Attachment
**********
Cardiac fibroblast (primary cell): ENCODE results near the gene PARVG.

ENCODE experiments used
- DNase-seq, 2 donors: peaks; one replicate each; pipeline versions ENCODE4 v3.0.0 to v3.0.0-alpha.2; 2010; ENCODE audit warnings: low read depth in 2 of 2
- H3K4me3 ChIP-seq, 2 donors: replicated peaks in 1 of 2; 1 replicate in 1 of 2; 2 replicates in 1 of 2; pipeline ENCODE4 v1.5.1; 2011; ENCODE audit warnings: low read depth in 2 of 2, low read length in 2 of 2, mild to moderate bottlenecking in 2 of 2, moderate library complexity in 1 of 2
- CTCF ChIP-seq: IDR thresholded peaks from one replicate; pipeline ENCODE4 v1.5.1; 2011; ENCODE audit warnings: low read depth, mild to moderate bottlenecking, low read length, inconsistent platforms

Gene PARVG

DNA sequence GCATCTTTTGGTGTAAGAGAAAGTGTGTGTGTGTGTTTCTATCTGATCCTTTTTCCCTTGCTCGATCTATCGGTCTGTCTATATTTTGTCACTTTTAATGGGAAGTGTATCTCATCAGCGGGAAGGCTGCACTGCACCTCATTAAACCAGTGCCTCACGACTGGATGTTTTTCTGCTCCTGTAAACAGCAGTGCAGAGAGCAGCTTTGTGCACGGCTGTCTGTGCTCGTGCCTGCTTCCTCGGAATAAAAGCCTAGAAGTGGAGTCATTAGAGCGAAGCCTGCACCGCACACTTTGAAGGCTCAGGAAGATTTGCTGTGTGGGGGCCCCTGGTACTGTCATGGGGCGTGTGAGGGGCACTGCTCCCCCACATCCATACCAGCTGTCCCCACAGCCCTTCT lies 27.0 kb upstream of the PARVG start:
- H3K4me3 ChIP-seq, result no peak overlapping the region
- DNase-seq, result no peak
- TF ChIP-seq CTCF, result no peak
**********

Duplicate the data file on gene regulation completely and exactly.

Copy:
Cardiac fibroblast (primary cell): ENCODE results near the gene PARVG.

ENCODE experiments used
- DNase-seq, 2 donors: peaks; one replicate each; pipeline versions ENCODE4 v3.0.0 to v3.0.0-alpha.2; 2010; ENCODE audit warnings: low read depth in 2 of 2
- H3K4me3 ChIP-seq, 2 donors: replicated peaks in 1 of 2; 1 replicate in 1 of 2; 2 replicates in 1 of 2; pipeline ENCODE4 v1.5.1; 2011; ENCODE audit warnings: low read depth in 2 of 2, low read length in 2 of 2, mild to moderate bottlenecking in 2 of 2, moderate library complexity in 1 of 2
- CTCF ChIP-seq: IDR thresholded peaks from one replicate; pipeline ENCODE4 v1.5.1; 2011; ENCODE audit warnings: low read depth, mild to moderate bottlenecking, low read length, inconsistent platforms

Gene PARVG

DNA sequence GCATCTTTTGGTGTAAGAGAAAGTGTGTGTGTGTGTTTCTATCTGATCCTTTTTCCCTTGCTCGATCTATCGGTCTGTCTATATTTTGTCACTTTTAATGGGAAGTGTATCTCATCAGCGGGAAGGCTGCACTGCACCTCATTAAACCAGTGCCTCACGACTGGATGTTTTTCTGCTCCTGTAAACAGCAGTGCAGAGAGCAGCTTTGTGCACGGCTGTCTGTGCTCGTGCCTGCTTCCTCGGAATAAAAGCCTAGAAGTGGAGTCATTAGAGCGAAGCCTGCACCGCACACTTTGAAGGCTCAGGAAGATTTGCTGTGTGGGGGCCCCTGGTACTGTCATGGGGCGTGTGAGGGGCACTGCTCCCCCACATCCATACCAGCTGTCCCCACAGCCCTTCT lies 27.0 kb upstream of the PARVG start:
- H3K4me3 ChIP-seq, result no peak overlapping the region
- DNase-seq, result no peak
- TF ChIP-seq CTCF, result no peak